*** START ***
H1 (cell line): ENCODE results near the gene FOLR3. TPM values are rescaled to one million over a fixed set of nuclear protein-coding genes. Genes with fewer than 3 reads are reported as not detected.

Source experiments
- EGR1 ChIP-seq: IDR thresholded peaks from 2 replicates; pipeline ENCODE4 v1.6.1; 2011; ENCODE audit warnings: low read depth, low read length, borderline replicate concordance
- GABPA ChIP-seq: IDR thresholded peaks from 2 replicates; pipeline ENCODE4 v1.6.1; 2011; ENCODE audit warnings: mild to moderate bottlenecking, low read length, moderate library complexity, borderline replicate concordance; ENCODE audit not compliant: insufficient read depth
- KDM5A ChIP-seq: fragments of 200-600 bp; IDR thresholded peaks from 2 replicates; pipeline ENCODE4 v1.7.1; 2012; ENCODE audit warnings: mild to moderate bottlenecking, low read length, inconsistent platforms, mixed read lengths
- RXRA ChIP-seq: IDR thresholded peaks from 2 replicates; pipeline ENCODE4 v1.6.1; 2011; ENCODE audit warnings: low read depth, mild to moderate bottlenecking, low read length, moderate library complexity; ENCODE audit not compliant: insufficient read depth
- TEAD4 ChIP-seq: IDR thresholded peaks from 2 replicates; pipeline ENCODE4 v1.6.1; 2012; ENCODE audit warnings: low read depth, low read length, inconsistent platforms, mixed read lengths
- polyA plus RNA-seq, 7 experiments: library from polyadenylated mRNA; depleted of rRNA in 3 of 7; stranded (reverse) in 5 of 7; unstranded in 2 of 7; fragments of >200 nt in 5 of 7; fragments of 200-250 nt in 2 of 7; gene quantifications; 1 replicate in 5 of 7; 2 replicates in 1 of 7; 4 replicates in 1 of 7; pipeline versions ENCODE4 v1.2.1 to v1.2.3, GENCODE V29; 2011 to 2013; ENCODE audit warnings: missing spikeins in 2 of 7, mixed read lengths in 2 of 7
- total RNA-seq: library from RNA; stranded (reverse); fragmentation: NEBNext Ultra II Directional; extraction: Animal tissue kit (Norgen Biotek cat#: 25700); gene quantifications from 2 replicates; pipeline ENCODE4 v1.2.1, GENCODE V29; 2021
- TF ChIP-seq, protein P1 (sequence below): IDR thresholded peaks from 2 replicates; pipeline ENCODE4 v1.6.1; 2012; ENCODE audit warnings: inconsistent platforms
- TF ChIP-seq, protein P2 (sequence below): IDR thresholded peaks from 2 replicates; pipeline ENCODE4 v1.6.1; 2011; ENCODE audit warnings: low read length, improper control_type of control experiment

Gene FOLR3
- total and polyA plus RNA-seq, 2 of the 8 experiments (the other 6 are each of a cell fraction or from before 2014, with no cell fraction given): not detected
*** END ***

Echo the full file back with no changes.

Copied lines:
H1 (cell line): ENCODE results near the gene FOLR3. TPM values are rescaled to one million over a fixed set of nuclear protein-coding genes. Genes with fewer than 3 reads are reported as not detected.

Source experiments
- EGR1 ChIP-seq: IDR thresholded peaks from 2 replicates; pipeline ENCODE4 v1.6.1; 2011; ENCODE audit warnings: low read depth, low read length, borderline replicate concordance
- GABPA ChIP-seq: IDR thresholded peaks from 2 replicates; pipeline ENCODE4 v1.6.1; 2011; ENCODE audit warnings: mild to moderate bottlenecking, low read length, moderate library complexity, borderline replicate concordance; ENCODE audit not compliant: insufficient read depth
- KDM5A ChIP-seq: fragments of 200-600 bp; IDR thresholded peaks from 2 replicates; pipeline ENCODE4 v1.7.1; 2012; ENCODE audit warnings: mild to moderate bottlenecking, low read length, inconsistent platforms, mixed read lengths
- RXRA ChIP-seq: IDR thresholded peaks from 2 replicates; pipeline ENCODE4 v1.6.1; 2011; ENCODE audit warnings: low read depth, mild to moderate bottlenecking, low read length, moderate library complexity; ENCODE audit not compliant: insufficient read depth
- TEAD4 ChIP-seq: IDR thresholded peaks from 2 replicates; pipeline ENCODE4 v1.6.1; 2012; ENCODE audit warnings: low read depth, low read length, inconsistent platforms, mixed read lengths
- polyA plus RNA-seq, 7 experiments: library from polyadenylated mRNA; depleted of rRNA in 3 of 7; stranded (reverse) in 5 of 7; unstranded in 2 of 7; fragments of >200 nt in 5 of 7; fragments of 200-250 nt in 2 of 7; gene quantifications; 1 replicate in 5 of 7; 2 replicates in 1 of 7; 4 replicates in 1 of 7; pipeline versions ENCODE4 v1.2.1 to v1.2.3, GENCODE V29; 2011 to 2013; ENCODE audit warnings: missing spikeins in 2 of 7, mixed read lengths in 2 of 7
- total RNA-seq: library from RNA; stranded (reverse); fragmentation: NEBNext Ultra II Directional; extraction: Animal tissue kit (Norgen Biotek cat#: 25700); gene quantifications from 2 replicates; pipeline ENCODE4 v1.2.1, GENCODE V29; 2021
- TF ChIP-seq, protein P1 (sequence below): IDR thresholded peaks from 2 replicates; pipeline ENCODE4 v1.6.1; 2012; ENCODE audit warnings: inconsistent platforms
- TF ChIP-seq, protein P2 (sequence below): IDR thresholded peaks from 2 replicates; pipeline ENCODE4 v1.6.1; 2011; ENCODE audit warnings: low read length, improper control_type of control experiment

Gene FOLR3
- total and polyA plus RNA-seq, 2 of the 8 experiments (the other 6 are each of a cell fraction or from before 2014, with no cell fraction given): not detected